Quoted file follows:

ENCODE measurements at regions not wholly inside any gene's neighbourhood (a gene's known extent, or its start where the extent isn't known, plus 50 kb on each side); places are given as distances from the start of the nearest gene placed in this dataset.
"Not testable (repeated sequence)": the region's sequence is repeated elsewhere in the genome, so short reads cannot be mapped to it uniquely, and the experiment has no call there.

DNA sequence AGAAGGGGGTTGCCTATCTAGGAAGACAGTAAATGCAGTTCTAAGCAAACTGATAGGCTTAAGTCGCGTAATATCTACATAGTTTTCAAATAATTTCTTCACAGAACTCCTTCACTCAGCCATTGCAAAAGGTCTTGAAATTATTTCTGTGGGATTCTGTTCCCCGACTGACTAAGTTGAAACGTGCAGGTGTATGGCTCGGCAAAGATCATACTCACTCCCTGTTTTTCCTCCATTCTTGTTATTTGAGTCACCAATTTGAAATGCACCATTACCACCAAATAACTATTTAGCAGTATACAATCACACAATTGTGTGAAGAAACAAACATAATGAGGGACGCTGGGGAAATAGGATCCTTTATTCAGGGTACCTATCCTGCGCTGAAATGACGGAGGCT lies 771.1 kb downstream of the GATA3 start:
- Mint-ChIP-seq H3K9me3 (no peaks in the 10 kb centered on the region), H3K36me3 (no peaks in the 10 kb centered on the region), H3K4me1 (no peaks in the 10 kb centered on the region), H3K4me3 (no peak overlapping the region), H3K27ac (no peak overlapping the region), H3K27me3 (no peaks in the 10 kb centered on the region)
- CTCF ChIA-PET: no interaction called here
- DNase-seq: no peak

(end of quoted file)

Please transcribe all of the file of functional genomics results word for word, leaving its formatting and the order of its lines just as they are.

ENCODE measurements at regions not wholly inside any gene's neighbourhood (a gene's known extent, or its start where the extent isn't known, plus 50 kb on each side); places are given as distances from the start of the nearest gene placed in this dataset.
"Not testable (repeated sequence)": the region's sequence is repeated elsewhere in the genome, so short reads cannot be mapped to it uniquely, and the experiment has no call there.

DNA sequence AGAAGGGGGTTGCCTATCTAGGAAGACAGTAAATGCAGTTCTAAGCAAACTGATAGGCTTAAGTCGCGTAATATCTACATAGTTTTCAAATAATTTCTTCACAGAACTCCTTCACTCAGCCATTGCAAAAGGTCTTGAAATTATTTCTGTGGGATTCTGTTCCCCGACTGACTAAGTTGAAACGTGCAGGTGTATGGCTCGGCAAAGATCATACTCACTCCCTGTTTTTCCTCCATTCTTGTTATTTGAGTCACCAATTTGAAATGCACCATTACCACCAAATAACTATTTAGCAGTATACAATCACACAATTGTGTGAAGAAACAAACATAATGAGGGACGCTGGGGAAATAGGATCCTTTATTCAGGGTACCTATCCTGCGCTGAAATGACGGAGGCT lies 771.1 kb downstream of the GATA3 start:
- Mint-ChIP-seq H3K9me3 (no peaks in the 10 kb centered on the region), H3K36me3 (no peaks in the 10 kb centered on the region), H3K4me1 (no peaks in the 10 kb centered on the region), H3K4me3 (no peak overlapping the region), H3K27ac (no peak overlapping the region), H3K27me3 (no peaks in the 10 kb centered on the region)
- CTCF ChIA-PET: no interaction called here
- DNase-seq: no peak